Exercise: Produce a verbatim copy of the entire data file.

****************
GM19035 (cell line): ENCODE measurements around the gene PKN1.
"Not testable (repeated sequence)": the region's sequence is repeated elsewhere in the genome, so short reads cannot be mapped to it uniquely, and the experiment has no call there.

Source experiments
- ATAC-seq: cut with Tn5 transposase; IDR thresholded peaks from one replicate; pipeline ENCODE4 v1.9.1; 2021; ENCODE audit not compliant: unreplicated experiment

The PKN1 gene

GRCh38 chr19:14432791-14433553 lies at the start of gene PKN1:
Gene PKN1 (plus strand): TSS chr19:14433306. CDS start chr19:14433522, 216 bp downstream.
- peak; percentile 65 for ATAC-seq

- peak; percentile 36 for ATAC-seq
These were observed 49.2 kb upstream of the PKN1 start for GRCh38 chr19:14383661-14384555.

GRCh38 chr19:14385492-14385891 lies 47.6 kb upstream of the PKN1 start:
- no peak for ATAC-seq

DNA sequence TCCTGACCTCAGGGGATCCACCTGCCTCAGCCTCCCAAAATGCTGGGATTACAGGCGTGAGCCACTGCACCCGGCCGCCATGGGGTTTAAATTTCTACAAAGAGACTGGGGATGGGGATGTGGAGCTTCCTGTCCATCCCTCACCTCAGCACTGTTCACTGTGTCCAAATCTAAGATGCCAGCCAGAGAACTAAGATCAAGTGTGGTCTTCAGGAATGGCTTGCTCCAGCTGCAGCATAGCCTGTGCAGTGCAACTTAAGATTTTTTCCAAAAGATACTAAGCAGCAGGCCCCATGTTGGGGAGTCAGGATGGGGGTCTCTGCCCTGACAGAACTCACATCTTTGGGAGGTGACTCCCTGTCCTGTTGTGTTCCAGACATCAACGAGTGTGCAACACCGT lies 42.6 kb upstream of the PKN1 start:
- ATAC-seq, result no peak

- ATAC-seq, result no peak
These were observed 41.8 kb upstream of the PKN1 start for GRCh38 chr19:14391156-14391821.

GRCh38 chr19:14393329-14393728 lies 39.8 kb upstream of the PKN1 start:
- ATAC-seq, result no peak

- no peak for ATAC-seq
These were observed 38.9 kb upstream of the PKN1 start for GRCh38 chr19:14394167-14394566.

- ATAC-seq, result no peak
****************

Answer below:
GM19035 (cell line): ENCODE measurements around the gene PKN1.
"Not testable (repeated sequence)": the region's sequence is repeated elsewhere in the genome, so short reads cannot be mapped to it uniquely, and the experiment has no call there.

Source experiments
- ATAC-seq: cut with Tn5 transposase; IDR thresholded peaks from one replicate; pipeline ENCODE4 v1.9.1; 2021; ENCODE audit not compliant: unreplicated experiment

The PKN1 gene

GRCh38 chr19:14432791-14433553 lies at the start of gene PKN1:
Gene PKN1 (plus strand): TSS chr19:14433306. CDS start chr19:14433522, 216 bp downstream.
- peak; percentile 65 for ATAC-seq

- peak; percentile 36 for ATAC-seq
These were observed 49.2 kb upstream of the PKN1 start for GRCh38 chr19:14383661-14384555.

GRCh38 chr19:14385492-14385891 lies 47.6 kb upstream of the PKN1 start:
- no peak for ATAC-seq

DNA sequence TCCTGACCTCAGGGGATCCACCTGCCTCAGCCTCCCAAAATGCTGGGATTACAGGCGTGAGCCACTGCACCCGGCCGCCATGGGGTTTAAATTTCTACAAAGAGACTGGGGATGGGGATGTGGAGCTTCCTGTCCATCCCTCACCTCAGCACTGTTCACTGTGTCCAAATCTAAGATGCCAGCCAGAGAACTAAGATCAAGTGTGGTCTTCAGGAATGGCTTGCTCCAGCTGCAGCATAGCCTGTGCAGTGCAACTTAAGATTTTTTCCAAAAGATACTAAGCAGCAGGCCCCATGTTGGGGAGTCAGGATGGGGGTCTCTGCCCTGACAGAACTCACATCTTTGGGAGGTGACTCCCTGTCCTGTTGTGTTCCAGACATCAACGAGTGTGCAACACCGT lies 42.6 kb upstream of the PKN1 start:
- ATAC-seq, result no peak

- ATAC-seq, result no peak
These were observed 41.8 kb upstream of the PKN1 start for GRCh38 chr19:14391156-14391821.

GRCh38 chr19:14393329-14393728 lies 39.8 kb upstream of the PKN1 start:
- ATAC-seq, result no peak

- no peak for ATAC-seq
These were observed 38.9 kb upstream of the PKN1 start for GRCh38 chr19:14394167-14394566.

- ATAC-seq, result no peak